What is it that keeps us docile, passively watching while the extremely wealthy -- the 1% -- continue expanding their portion of the global pie every year, squeezing all the rest of us -- the 99% -- into a shrinking little slice of that same global pie? To what percentage of the pie will the extremely wealthy have to shrink us, before we wake and decide to put an end to this situation unworthy of humanity, and decide to change the economic system that has brought us here? When will we assume effective awareness that we are the overwhelming majority -- the 99% !?

It’s time to wake up because it’s urgent to change the rules. Although we are in a historical time of social resurgence, those who are more awake are seeing that it’s high time to react, to open eyes and raise awareness; to develop a new hegemony, -- the hegemony of human humanity; to criticize the fundamentalism of the market; the hegemony of recovering sequestered democracy. It is time to plot a new course: that of the past three decades has already proven to be unsustainable and is leading us into social explosion and planetary crisis.

It’s a matter of the urgent task of raising awareness, critical thinking and resistance. It’s imperative to break the spell of that hegemony; to grind it down with alternate civil practices, and be coherent with a responsible, democratic, political participation. “When the poor believe in the poor, then we can sing Freedom!” we sing in “The Salvadoran Mass”. What that means today is that when, with our vote, we stop putting the most wealthy elite and their representatives into congresses and parliaments -- when we “believe in the poor and the option for the poor” and vote accordingly, then our “sequestered democracy” will be freed and we will be moving into the egalitarian and just society that both our humanity and our planet deserve. This is the Utopia worth dreaming of and struggling for.

Theologian Victor Codina presents decalogue on the physical deterioration of planet Earth

By Agencia de Noticias Fides (English translation by Rebel Girl)
October 11, 2015

Jesuit priest and theologian Victor Codina, in his speech at the interreligious dialogue on "Climate change and the culture of life" on the first day of the Second World Peoples' Conference on Climate Change, released a decalogue about the deterioration suffered by the Earth for more than 200 years, because of which he deems it necessary to bear in mind human responsibility based on spirituality, whatever the creed professed.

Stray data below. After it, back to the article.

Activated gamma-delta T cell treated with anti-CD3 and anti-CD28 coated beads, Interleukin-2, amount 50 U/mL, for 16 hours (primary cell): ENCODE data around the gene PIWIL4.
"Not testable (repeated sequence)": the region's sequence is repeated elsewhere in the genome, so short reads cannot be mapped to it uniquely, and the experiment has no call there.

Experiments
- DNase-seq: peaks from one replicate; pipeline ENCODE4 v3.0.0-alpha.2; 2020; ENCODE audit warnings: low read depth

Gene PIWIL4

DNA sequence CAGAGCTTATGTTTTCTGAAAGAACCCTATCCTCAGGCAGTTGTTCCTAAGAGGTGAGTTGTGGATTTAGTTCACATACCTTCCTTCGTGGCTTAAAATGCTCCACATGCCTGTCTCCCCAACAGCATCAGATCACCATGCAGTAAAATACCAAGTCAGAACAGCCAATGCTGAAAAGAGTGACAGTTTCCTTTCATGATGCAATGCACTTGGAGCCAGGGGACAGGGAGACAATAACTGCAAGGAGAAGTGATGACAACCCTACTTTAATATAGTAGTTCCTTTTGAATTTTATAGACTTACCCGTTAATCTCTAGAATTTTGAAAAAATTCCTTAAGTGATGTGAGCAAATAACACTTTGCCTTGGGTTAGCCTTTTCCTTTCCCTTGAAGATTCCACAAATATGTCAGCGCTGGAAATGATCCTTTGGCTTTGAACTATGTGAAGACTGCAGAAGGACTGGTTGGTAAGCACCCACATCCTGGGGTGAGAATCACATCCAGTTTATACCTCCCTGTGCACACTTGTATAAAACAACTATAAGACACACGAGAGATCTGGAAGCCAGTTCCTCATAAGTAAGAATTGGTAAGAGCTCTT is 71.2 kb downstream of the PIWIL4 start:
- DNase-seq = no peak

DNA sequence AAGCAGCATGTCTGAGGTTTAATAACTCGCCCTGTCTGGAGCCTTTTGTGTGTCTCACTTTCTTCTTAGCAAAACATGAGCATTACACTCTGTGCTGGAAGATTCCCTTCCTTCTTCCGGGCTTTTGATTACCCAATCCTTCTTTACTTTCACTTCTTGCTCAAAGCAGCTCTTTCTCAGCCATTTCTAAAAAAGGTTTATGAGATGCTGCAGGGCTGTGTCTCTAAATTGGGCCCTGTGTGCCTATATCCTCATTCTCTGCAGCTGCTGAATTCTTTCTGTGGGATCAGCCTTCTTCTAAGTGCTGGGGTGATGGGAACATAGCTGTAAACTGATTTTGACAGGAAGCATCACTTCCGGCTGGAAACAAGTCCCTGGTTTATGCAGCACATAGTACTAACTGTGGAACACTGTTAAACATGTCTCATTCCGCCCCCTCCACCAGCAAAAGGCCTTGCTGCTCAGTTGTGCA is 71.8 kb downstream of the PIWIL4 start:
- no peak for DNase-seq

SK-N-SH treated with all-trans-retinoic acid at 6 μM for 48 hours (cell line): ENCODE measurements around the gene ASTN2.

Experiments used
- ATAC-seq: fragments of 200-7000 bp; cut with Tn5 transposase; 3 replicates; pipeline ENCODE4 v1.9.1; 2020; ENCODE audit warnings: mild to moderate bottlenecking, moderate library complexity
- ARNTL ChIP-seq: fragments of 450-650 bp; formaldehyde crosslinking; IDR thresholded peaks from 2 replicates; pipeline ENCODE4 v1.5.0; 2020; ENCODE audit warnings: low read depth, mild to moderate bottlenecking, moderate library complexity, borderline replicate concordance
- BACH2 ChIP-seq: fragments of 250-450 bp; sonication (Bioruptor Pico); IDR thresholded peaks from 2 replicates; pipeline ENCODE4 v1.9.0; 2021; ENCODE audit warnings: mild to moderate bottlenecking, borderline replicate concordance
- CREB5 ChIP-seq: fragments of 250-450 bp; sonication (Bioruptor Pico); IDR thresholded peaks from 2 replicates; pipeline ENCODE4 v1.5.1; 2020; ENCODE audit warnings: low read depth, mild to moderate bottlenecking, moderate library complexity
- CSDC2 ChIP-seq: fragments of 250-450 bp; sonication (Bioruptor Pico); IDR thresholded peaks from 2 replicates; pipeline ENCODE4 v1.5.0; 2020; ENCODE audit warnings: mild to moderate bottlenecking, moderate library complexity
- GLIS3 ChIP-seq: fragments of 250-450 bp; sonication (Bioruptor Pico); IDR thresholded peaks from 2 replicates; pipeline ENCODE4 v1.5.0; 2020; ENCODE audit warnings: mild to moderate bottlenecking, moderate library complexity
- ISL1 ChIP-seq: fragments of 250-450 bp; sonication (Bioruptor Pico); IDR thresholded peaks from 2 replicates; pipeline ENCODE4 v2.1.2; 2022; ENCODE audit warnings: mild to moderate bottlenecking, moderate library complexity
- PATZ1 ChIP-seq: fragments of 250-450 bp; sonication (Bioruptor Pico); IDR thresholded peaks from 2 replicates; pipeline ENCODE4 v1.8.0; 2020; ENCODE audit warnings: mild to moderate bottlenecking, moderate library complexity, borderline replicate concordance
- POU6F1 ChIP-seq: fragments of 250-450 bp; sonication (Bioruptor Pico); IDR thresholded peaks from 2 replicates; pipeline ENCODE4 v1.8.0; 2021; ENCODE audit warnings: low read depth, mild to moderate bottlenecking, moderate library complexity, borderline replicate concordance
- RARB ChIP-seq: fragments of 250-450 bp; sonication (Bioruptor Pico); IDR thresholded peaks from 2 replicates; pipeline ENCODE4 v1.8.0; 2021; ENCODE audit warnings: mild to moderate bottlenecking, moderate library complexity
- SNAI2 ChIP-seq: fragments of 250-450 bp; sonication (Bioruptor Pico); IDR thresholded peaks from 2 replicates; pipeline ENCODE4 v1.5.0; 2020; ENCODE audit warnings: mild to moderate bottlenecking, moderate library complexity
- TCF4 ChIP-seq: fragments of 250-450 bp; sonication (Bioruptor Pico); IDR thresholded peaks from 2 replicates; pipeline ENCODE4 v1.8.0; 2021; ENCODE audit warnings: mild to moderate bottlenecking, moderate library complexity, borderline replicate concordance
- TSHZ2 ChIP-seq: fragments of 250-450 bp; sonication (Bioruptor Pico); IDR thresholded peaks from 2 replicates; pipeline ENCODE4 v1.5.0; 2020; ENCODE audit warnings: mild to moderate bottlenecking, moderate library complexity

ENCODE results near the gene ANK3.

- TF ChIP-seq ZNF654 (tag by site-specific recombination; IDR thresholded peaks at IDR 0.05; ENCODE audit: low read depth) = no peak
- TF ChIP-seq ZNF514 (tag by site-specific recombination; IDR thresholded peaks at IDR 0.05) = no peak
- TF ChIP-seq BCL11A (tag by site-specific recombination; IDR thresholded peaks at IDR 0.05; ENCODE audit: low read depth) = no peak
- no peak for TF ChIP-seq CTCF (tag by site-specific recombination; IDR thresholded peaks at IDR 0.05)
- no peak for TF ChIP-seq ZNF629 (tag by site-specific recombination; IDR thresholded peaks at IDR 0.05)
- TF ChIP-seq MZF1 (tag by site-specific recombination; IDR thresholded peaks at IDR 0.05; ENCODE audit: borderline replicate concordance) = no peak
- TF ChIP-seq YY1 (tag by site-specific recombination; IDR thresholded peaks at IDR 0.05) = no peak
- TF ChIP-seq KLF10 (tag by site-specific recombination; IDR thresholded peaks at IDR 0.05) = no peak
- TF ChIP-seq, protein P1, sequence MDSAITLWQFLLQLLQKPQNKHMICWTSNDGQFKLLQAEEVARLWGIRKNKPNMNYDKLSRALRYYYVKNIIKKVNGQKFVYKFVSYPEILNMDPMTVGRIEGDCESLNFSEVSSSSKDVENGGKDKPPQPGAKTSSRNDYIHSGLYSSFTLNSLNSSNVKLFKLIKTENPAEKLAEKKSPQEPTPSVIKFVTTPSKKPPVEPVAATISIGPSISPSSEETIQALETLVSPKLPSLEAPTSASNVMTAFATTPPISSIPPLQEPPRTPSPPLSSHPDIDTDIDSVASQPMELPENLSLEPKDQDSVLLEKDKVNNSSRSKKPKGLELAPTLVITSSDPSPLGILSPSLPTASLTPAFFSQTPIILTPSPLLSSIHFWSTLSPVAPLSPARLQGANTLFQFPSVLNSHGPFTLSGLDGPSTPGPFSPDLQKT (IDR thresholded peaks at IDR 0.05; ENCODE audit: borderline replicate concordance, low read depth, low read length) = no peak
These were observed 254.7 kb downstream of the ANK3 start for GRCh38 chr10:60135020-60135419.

The conference is taking place in Tiquipaya, Cochabamba, with the participation of national and international delegations, and it aims to discuss different topics that include designing solutions to the problem of global warming that will be compiled to be displayed at the Conference of the Parties to the United Nations Framework Convention on Climate Change (COP-21) in Paris in December.

Here are the details of the decalogue proposed by Codina:

1. Never has humankind destroyed nature so much as in the last 200 years and now those who suffer the consequences the most are the poor.

2. Given this reality, heightened awareness and a joint effort are needed. We need a binding authority, a tribunal which may be a solution to this problem.

3. The ecological crisis is not just a scientific, economic and political one, but a cultural and ethical human crisis, a crisis of values. The current economic model lacks values and its aim is economic profit by exploiting nature, marginalizing the poor.

4. In this time, we must appeal to the wisdom of cultures and religions -- spirituality, that is, the relationship of human beings to God, whatever the belief might be.

5. This spirituality takes shape in various religions; this dimension is cultural to human beings. Neuroscience says that beliefs help to live well and endure the hardships of life. Beliefs help the ecological problem of the earth.

6. The dimension of spirituality and religiosity helps us build a culture of life, to live rightly in face of the temptation to live better at the expense of leaving other sectors of humanity in destitution.

7. A change of life is urgent for religions, a comprehensive ecological conversion to a more sober and simple lifestyle to feel part of Mother Earth.

8. This culture of life should crystallize in specific things which go from saving water and electricity to seeking non-polluting energy alternatives, questioning GMOs, opposing nuclear power plants, etc.

9. For those who profess the Christian faith, the culture of life is the world created by God. Human beings are not the owners of Creation, but its guardians and collaborators in the work of God.

10. Pope Francis' encyclical "Laudato Si'" is addressed to all the inhabitants of Earth. It offers a deep reflection on caring for our common home and calls on all religions to offer a sense of motivation in this defense of the Earth.

Victor Codina is a Jesuit priest and theologian of Spanish origin who has lived more than three decades in Bolivia. He has pastoral experience with the grassroots communities and as a teacher of theology both to lay people and religious, and he is author of numerous books and articles on ecclesiology, liberation theology, religious life, and other things.

Monday, October 12, 2015

International group of theologians calls on Synod to give full equality to gays and women in the Church

Religión Digital (English translation by Rebel Girl)
October 12, 2015

Keeping intact a certain model of family, proper to a time and culture, is not part of the Faith of the Church. According to the gospels, Jesus of Nazareth was deeply critical of the family model of his time and culture. Therefore, the Asociación de Teólogas y Teólogos Juan XXIII deems it necessary to present the following proposals to the Synod of Bishops that is being held in Rome: